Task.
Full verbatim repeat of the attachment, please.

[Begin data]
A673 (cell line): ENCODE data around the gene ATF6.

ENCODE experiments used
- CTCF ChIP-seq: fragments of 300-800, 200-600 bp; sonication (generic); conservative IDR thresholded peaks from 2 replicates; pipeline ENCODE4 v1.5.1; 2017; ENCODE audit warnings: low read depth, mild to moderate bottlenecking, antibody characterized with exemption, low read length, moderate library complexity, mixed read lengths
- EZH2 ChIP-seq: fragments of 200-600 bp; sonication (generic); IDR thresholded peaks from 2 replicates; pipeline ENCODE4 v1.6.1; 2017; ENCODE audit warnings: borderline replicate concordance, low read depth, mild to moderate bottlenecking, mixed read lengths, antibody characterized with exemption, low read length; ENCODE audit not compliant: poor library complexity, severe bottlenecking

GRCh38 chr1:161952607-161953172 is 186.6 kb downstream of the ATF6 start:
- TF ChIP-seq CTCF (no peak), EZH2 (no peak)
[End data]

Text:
A673 (cell line): ENCODE data around the gene ATF6.

ENCODE experiments used
- CTCF ChIP-seq: fragments of 300-800, 200-600 bp; sonication (generic); conservative IDR thresholded peaks from 2 replicates; pipeline ENCODE4 v1.5.1; 2017; ENCODE audit warnings: low read depth, mild to moderate bottlenecking, antibody characterized with exemption, low read length, moderate library complexity, mixed read lengths
- EZH2 ChIP-seq: fragments of 200-600 bp; sonication (generic); IDR thresholded peaks from 2 replicates; pipeline ENCODE4 v1.6.1; 2017; ENCODE audit warnings: borderline replicate concordance, low read depth, mild to moderate bottlenecking, mixed read lengths, antibody characterized with exemption, low read length; ENCODE audit not compliant: poor library complexity, severe bottlenecking

GRCh38 chr1:161952607-161953172 is 186.6 kb downstream of the ATF6 start:
- TF ChIP-seq CTCF (no peak), EZH2 (no peak)